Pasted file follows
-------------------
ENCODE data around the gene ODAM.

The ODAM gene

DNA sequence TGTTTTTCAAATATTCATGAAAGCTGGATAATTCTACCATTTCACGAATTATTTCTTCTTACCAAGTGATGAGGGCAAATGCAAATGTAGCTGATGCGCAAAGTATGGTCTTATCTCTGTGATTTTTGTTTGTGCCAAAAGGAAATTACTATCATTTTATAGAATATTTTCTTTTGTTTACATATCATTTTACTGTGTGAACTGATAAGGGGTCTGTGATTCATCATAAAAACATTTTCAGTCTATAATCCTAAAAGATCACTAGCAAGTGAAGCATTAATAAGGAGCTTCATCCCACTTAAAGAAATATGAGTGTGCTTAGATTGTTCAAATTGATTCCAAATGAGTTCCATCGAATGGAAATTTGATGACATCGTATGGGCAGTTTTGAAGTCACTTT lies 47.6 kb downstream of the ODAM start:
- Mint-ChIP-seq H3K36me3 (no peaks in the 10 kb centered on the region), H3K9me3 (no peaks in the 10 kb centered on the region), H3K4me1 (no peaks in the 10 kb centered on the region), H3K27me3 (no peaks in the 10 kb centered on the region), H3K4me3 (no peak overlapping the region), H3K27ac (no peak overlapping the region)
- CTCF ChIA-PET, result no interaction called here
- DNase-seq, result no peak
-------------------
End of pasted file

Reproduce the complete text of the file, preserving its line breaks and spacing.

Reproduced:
ENCODE data around the gene ODAM.

The ODAM gene

DNA sequence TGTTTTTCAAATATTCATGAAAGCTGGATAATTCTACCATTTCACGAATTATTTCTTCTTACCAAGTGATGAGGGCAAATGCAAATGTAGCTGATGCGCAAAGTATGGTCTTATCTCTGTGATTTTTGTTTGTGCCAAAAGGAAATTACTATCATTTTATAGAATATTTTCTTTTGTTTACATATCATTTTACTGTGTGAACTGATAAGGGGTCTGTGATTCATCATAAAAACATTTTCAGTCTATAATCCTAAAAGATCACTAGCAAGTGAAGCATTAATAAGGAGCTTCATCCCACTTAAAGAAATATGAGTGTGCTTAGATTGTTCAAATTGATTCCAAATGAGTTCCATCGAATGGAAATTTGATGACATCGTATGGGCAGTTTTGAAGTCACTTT lies 47.6 kb downstream of the ODAM start:
- Mint-ChIP-seq H3K36me3 (no peaks in the 10 kb centered on the region), H3K9me3 (no peaks in the 10 kb centered on the region), H3K4me1 (no peaks in the 10 kb centered on the region), H3K27me3 (no peaks in the 10 kb centered on the region), H3K4me3 (no peak overlapping the region), H3K27ac (no peak overlapping the region)
- CTCF ChIA-PET, result no interaction called here
- DNase-seq, result no peak